In an 86-7 vote on Wednesday, the Ohio House passed legislation to toll the Brent Spence Bridge, which connects Covington, Ky. and Cincinnati, to raise revenues to make needed repairs to the structure. The bridge also connects Interstates 71 and 75 from Ohio into Kentucky, and carries about 175,000 vehicles a day.

Reps. Ross McGregor, R-Springfield, praised the passage of the bill. “Building a new bridge and eliminating the backups and congestion that exist today will allow our business owners to save money and hire more people,” McGregor said in a press statement.

Officials estimate that about $417 billion in goods are transported across the bridge each year.

The toll, if finally passed by the Ohio Senate, would allow the state Department of Transportation to implement electronic tolling in order to reconstruct the bridge. Improvements would include doubling the bridge’s capacity and address ongoing safety and traffic concerns.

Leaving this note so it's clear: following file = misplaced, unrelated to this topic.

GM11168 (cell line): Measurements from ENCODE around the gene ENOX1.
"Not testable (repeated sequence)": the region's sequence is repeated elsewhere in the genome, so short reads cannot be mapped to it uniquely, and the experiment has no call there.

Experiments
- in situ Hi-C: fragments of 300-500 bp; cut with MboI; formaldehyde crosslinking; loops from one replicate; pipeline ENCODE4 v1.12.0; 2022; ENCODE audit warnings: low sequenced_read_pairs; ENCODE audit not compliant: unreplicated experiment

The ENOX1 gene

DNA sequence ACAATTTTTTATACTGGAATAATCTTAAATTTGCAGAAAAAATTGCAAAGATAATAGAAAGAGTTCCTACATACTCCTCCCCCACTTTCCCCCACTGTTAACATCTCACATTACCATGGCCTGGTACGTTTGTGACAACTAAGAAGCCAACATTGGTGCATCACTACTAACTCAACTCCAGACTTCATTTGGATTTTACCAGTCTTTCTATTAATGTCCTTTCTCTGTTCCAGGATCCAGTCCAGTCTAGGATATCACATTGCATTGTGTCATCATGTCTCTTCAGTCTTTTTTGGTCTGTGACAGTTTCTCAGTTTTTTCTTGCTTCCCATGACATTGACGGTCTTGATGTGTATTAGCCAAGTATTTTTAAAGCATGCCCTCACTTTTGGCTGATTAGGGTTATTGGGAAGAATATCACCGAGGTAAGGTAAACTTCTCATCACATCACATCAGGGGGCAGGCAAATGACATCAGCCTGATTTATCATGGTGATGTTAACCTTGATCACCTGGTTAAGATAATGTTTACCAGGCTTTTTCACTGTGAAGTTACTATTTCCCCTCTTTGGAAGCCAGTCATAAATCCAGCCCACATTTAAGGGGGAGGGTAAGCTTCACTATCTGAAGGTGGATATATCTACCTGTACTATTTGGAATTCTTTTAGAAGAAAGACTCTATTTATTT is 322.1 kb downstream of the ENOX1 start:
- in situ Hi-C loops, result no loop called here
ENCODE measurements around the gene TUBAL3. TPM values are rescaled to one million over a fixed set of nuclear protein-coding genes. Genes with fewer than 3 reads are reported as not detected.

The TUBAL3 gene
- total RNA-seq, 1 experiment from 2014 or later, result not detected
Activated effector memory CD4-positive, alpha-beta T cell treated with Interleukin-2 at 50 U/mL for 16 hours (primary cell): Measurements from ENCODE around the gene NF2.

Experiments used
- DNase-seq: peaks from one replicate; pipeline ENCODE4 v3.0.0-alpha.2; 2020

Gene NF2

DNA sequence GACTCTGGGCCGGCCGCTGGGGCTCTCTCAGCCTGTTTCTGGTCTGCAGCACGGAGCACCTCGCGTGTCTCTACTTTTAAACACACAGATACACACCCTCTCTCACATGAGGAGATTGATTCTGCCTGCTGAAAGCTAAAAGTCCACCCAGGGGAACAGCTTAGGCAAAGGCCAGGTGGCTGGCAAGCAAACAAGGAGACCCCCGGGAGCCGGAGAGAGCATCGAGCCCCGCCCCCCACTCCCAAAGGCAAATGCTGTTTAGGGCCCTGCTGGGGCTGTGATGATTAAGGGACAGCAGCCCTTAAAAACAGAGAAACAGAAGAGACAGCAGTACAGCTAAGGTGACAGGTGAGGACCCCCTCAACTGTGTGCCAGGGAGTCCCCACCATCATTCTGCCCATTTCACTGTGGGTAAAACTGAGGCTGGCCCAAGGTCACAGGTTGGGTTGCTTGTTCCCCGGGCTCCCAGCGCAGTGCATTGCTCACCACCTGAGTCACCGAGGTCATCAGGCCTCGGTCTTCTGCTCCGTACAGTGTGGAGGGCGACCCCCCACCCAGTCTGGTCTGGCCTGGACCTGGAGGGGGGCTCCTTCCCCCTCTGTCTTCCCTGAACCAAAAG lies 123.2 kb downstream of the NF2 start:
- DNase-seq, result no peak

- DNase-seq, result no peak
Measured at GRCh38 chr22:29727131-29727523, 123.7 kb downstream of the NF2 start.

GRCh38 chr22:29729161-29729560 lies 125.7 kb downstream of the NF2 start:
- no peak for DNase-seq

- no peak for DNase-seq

According to the Federal Highway Administration’s National Bridge Inventory, the Brent Spence Bridge is classified as functionally obsolete, meaning the design of the structure is not in line with current practice. The 8 lane bridge opened in 1963 and is expected to face a 55 percent increase in annual daily traffic by 2032.

The proposed toll in the bill is differentiated by class, with $1 for local commuters, $2 for non-local motorists and up to $12 for trucks. The tolls would apply to all bridge spans under the current legislation.